Coal byproducts reduce waste and benefit the environment

Beyond generating electricity and heat, the burning of coal yields various byproducts that can be sold to reduce waste and maximize resource utilization. At Basin Electric, the byproducts of coal that are collected at our power plants include fly ash, bottom ash, and gypsum. These byproducts are produced at Leland Olds Station, located near Stanton, North Dakota; Antelope Valley Station, in Beulah, North Dakota; and Laramie River Station, in Wheatland, Wyoming. 

In the past, Basin Electric would landfill the ash product; however, since 2007, resources have been devoted to marketing these byproducts. In addition, there has been global research and development of widespread uses for these products, creating demand. 

“Sales of these byproducts provide an environmental, economic, and product benefit by reducing landfill space and cost of disposal, while increasing sales revenue and recycled material use,” said Lori Miller, Basin Electric executive account manager. “In 2023, coal byproducts had a total benefit to Basin Electric of $4.5 million.”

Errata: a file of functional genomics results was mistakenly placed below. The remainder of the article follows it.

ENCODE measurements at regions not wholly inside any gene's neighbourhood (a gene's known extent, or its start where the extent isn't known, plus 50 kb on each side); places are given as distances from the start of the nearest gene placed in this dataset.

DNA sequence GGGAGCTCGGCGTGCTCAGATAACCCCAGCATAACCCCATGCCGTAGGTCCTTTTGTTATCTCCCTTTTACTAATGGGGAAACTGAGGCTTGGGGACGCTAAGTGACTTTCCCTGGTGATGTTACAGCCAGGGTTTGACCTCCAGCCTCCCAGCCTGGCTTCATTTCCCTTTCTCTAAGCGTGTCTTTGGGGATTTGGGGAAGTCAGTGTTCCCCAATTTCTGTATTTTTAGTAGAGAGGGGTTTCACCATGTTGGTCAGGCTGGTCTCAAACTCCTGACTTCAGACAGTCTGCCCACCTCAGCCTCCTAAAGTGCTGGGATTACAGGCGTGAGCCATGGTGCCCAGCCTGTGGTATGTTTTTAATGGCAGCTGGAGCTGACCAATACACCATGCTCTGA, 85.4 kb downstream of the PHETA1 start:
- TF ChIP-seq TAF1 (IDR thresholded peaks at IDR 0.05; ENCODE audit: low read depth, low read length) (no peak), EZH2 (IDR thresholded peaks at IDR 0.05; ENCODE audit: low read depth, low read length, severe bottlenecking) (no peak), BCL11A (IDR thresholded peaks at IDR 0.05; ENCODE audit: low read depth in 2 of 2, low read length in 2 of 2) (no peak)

Fly Ash 

Fly ash is a very fine, powdery material composed mostly of silica and is made from the burning of finely ground coal in a boiler. Fly ash has an annual production rate of approximately 580,000 tons. It’s used in cement and as a drying agent to solidify oil drill coverings.

Bottom Ash 

Bottom ash is a course angular ash particle that is too large to be carried up into the facility’s stacks so it forms in the bottom of the coal furnace. Bottom ash has an annual production rate of approximately 525,000 tons. Currently, it’s used in roof granules, blasting, and golf course bunkers. Future use may include retaining walls and highway embankments.


Gypsum is formed when power plants use flue gas desulfurization systems to remove sulfur dioxide from emissions. When the sulfur dioxide is removed, the gypsum byproduct is formed. Gypsum has an annual production rate of approximately 785,000 tons. Currently, it’s used in agriculture to balance pH levels in alkaline soils. Future use may include cement, drywall, and plaster.


Related Videos